Obviously, the medical consumer is searching for less invasive, safer and lower cost nterventions. Some of this comes out of necessity; managed care plans have driven our patients into seeking cost-effective medical care delivery, as more of their health care dollars are coming out of their own pockets.
Many patients are now questioning the need for potentially life threatening drugs and invasive interventions that carry considerable risk of side effects, complications and even mortality.
Recent research has suggested that 2 million lives are lost each year as a result of complications from “standard-of-care” interventions, medical errors and complications. When we consider that the fourth leading cause of death in the United States is properly prescribed medications in a hospital setting, something’s gotta give.
Even in 2005, coronary artery bypass surgeries (CABS) are performed on the basis of clogged arteries alone with no regard to quality of life issues. This is not smart medicine. Rates of complications from CABS, such as heart attack, infection, stroke, and central nervous system (CNS) dysfunction, are disturbing. It is important to note that CNS dysfunction was observed in an alarming 61 percent of patients six months after CABS. People are naturally looking for less risky and fewer surgical alternatives in lieu of such downsides.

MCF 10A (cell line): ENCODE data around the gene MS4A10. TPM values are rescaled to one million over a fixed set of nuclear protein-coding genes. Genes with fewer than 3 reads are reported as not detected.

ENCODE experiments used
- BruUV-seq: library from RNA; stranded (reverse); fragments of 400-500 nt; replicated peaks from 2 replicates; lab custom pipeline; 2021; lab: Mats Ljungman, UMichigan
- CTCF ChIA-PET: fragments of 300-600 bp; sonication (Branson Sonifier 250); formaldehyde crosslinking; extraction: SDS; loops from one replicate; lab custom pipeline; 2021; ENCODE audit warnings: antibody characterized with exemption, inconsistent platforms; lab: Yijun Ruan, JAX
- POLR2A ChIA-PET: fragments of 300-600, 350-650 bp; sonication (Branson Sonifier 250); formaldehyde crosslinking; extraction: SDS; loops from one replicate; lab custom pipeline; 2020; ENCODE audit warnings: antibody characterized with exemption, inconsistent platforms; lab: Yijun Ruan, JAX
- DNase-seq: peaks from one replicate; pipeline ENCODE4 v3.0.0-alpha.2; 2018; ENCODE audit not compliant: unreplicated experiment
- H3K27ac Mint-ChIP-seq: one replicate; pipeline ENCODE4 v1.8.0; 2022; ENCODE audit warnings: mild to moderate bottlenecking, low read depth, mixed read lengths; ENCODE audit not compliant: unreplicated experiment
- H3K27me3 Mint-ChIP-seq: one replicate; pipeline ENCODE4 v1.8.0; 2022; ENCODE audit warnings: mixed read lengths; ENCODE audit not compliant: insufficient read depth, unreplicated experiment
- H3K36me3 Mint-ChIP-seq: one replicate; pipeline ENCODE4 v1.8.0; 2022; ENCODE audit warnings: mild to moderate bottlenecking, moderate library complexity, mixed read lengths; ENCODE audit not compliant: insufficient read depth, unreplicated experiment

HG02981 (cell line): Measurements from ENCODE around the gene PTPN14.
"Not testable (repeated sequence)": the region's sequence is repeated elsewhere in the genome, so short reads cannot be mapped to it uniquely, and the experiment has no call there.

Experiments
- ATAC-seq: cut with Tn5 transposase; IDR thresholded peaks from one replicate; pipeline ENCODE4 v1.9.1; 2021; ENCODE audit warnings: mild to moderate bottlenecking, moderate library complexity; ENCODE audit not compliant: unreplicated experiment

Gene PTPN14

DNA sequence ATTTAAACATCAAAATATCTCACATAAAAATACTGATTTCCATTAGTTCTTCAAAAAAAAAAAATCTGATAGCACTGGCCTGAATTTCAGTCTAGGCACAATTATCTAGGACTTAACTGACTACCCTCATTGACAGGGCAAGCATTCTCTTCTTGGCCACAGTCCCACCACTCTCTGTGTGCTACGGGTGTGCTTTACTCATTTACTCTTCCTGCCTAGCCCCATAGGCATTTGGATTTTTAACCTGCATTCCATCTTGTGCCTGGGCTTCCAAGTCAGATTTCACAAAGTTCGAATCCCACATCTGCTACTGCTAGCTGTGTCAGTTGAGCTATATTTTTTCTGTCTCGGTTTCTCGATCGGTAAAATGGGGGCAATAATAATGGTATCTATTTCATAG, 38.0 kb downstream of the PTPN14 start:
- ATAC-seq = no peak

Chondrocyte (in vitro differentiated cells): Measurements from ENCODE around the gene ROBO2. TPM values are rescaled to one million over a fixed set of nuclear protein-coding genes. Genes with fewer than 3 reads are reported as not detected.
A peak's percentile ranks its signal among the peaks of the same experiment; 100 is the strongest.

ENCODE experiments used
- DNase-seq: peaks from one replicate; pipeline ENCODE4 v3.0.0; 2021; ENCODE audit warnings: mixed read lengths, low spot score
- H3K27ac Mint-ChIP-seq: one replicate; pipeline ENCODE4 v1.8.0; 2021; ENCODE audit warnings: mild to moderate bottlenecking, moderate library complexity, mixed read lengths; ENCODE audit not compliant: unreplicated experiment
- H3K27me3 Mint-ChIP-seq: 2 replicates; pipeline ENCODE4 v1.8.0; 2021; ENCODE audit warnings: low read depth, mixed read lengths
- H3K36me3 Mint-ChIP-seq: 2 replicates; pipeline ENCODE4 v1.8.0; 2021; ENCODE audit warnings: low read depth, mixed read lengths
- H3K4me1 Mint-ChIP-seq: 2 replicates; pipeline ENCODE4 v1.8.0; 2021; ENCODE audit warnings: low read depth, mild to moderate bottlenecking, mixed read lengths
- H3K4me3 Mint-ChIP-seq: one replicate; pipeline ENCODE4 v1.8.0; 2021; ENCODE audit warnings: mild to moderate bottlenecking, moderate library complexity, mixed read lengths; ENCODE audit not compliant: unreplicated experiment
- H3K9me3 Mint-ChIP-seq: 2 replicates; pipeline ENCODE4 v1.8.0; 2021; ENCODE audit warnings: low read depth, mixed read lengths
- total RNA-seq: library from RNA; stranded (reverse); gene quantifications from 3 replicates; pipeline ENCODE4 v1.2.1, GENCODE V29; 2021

During my years of practicing cardiology I have seen a slow paradigm shift regarding the perceived availability of effective, natural alternatives for the treatment of a wide range of cardiovascular disorders, problems like angina, arrhythmia, high blood pressure and congestive heart failure (CHF). More physicians have expanded their approach to heart disease and accept and recommend complementary therapies as equally judicious treatment interventions. However, invasive CABS is a sound approach to improve quality of life and possibly advance longevity when alternative or medical therapy fails to correct a patient’s symptoms of refractory angina (chest pain, shortness of breath and so on).